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From the Duomo strait in to see the great works of Italys best sculptors, Michealangelo not among the least. Thanks to hawkers on the street, we aquired tickets and pretty much walked right in past the sweltering que beside the building…..hahaha I say to myself……..it pays2pray. Now even a person who does not care a great deal about art and sculpture can walk among these pieces unaffected. Viewers are caught short of breath when they for the first time come face to face with the likes of David or The Rape of the Sabine. These and others like them, are not simply scanned like a bar code and walked past, these works will wrench emotion from rocks let alone the human, a unique combination of inspiration, art, spatial design and yes even math comes into play ( if only my highschool Math teachers could have told me this instead of….if you dont learn this you will end up digging ditchs )  turning the heads of even the dullest viewer………..something Picasso just cannot do for me…..I always like the back of his pictures better than the front, while the work of Rubens canleave you with tear filled eyes. A day well spent, and a bit of a cultural&art filled overload……if you hail from Claresholm where “paint by number” still rules the day…..but some of it is really good….just saying.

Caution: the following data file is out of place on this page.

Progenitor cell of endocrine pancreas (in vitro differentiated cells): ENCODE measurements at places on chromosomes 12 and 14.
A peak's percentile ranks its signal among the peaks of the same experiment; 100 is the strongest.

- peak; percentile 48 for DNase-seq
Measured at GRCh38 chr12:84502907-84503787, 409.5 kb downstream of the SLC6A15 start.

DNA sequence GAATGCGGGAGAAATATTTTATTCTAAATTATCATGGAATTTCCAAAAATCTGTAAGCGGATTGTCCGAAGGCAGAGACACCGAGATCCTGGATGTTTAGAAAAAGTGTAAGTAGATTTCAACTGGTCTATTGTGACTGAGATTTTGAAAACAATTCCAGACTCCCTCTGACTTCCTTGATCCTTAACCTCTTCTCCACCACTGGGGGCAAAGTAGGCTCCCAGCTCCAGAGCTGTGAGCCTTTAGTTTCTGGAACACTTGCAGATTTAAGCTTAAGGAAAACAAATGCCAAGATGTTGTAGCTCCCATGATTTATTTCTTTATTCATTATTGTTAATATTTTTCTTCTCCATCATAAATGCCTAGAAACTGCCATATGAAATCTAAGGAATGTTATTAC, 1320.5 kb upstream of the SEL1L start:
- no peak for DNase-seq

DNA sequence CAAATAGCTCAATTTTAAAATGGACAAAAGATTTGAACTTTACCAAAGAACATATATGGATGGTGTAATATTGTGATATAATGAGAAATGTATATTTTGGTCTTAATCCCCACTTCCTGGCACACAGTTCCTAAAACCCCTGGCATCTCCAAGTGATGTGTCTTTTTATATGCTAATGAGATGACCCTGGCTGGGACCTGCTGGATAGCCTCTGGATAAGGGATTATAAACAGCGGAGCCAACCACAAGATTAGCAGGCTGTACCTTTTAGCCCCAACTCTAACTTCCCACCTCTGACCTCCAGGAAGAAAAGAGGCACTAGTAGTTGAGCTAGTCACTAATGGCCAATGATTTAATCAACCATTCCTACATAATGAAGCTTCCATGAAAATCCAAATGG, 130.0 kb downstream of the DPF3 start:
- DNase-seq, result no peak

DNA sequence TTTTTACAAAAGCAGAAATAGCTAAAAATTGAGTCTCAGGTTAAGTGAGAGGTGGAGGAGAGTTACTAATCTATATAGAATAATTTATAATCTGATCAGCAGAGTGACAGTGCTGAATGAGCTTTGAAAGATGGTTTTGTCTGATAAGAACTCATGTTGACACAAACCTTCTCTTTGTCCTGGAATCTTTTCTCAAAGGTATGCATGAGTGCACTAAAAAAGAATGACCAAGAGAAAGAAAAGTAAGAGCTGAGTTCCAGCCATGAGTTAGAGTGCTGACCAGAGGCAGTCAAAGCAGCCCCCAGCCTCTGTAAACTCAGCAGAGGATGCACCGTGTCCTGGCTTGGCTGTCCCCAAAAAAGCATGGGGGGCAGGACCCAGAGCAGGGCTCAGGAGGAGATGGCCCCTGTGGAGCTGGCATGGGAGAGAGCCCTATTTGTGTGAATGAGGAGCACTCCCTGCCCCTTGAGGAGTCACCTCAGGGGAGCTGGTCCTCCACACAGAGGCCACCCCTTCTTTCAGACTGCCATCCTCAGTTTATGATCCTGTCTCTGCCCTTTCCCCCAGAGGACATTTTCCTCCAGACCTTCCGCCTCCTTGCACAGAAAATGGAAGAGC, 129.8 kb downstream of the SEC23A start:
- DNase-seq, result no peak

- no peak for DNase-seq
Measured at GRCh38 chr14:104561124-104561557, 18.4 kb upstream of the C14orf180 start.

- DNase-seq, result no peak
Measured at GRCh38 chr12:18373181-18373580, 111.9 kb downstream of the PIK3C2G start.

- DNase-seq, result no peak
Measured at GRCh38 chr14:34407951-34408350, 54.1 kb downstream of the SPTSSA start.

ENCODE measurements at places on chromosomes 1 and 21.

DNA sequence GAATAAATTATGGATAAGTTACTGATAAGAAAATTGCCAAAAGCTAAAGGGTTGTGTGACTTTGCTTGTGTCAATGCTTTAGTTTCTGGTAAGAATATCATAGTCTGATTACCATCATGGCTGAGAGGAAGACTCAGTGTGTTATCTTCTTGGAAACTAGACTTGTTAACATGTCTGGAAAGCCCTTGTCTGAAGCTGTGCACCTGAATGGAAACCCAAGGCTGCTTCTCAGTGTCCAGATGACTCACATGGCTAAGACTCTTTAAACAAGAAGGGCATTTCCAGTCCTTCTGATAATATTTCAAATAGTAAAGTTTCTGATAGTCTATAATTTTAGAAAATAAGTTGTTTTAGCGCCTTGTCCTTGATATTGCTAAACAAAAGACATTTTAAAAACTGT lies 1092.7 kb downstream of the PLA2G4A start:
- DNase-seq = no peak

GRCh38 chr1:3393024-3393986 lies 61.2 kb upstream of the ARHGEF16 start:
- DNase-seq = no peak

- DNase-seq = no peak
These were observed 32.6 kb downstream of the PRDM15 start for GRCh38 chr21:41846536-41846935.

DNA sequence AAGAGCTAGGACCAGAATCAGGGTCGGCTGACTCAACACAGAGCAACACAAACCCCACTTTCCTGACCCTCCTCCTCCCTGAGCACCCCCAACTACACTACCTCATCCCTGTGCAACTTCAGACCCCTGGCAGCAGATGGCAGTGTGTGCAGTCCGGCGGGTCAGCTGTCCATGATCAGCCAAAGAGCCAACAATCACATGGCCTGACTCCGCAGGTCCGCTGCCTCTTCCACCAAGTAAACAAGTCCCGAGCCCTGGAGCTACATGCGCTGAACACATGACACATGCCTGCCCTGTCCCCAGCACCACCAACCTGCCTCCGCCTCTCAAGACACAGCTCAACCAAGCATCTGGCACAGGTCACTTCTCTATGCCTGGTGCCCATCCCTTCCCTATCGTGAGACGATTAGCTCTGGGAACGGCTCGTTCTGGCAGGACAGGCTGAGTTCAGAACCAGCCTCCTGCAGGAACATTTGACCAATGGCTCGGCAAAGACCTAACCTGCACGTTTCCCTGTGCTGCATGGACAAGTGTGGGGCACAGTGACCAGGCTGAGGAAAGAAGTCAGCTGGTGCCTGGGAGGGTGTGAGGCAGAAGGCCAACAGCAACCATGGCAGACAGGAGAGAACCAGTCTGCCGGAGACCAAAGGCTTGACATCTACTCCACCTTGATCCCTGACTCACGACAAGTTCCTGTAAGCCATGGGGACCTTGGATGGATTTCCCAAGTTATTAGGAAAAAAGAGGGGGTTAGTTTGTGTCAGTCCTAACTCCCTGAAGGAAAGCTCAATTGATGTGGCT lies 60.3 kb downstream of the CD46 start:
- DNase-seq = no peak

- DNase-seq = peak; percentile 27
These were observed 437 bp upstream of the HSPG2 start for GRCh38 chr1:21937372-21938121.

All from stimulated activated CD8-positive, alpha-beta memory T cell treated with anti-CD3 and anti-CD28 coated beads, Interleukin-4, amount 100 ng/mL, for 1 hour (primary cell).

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4 long years ago now, both mykids were over to Italy during the summer and ate S well as RAVED about eating at IL PORCHINO RESTUARANTE…….ya just gotta bo there to know what its is really like. So fast forward 2 years, and last Christmas we spent it over here in Europe….France, Switzerland and Italy ….to be exact. And during that trip we took in Florence for 2 reasons. Obviously to eat at the Il Porschino but also forthe art and cathederals. It was fabulous, and the cathederals were great as well. My brother arrives and I am sick, I cannot find the little restaurant anywhere, I call my kids. ?……….I call my wife?……I am panicked and distraut?……..it is gone,closed,might as well leave Florence now there isnothing to see. I leave dejected from my cafe stool and walk some 200 yards down the street……..walking rather zombie like…….excitement and life had left my limbs…..and one eye……….”what the heck, look at the size of that bike hub JimBob its hugger than yours”……….I bend over smart like and begin to feel the synapses fire again as the blood invigorates my thinking all the time burying the loss of Il Porchino further back in the rusty filing cabinets of my mind……..”Hey,you like my bike or what”? says a well dressed old guy on the sidewalk (gosh he had to be close to sixty, didnt evenknow someone that old could still throw a leg over”…….and so as JC would have it a conversation about hubs ensues and I even take his bike for a quick spin…..all while he holds onto my wallet, my dog, and my pants…….I love the whole trust your brother thing. With our bike conversation drawing to a close I decide to segway into another directkon, I ask if he is local here and if he has ever heard of the Il Porchino Restaurant………….a slow wide Italian smile erupts…….why yes, I am born in Florence it is always my home for 59 years ( my self thinking- holy crap, he’s alot older than I thought) and yes I did hear of the little Porcupine. Great I am thinking, do you know where I can find it? Certainly he says, with a smile like the Cheshire Cat, just step this way and I show you……..I move maybe 2 or 3 feet towards him and the sidewalk he stands on, all the while thinking this vantage point will allow me to see in a direction that I have not yet looked……..Now, says my host, lean right there on this post……….I feel likeI am playing Simon Says now, but I do it dutifully as he asks………..my right hand shoulder high on the black post, and I am still looking strait at a stone wall?????……..Okay says my epicurian guide, look strait up to you right hand………and voila, like that. What I am looking at,maybe 2 feet above my hand is the sign welcoming you to dine at the Il Porchino…………..now, did I feel like the village idiot…….no, not at all. The village idiot walked by me though, to rpoud orembarresed to ask and talk to those whom Christ places in your path. Was God giving me a lesson…..I think so. If we were to seek him as diligently as we would seek a simple restaurant……..I wonder what the results would be. To conclude this missive, we did indeed dine at this fabulous restaurant,and yes we again had Franco as our waiter. We had, squash blossoms deep fried, outstanding. Then we had what looked like a ravioli but much bigger and a different kind of dough, served with melted butter it was stuffed with squash with a hint of nutmeg and trecal sugar……WOW,  now that I could Wrangler Founder on. Then we went on to full on Ravioli served with fungus ( for Kendra and Kate, think mushrooms ) and wild bore sauce bedded on sawdust…..haha just kidding but caught’ya didnt’eye. Our ravioli, to put it as elequently as a food writer would, were bedded on crisp arugella leaves and coaxed in between delicate slices of scallion…….or as a cowboy, my little macaroni wrapup thingy’s were jammed between skinny onions and lettuce lookin stuff. But hey, it was all good no matter how you describe it. Topped of the evening in 3 delightfull manners, we had a great 1.25ounce Espresso, followed by Tiramissu and a conversation with 2 young attractive women sitting next. The whole meal had been rather a Shakesperean comedy feel to it, we got advice from 4 people sitting behind us on what was the best entree of the day……we got advice again on which ravioli was best today………Franco, did not remember me………he only remembered my wife…..”WHO, Is that embarraseing for”……..so being red faced he offered to help out these language stunted yankees and just ordered for us. As it turned out, both gals sitting next were art major students from Sweden ( another country full of finger painters ), one a degree in Music History and round dance ( she didn’t even know who Billy Ray Sinus was…….no foolin…..King of line dance doesn,t even get mention…..go figger, thats European education fer ya. And the other, a Masters in fine art. A mere 2 hours plus after the last bite was swollowed by all in attendance, we untied our attention deprived students and bid them good night.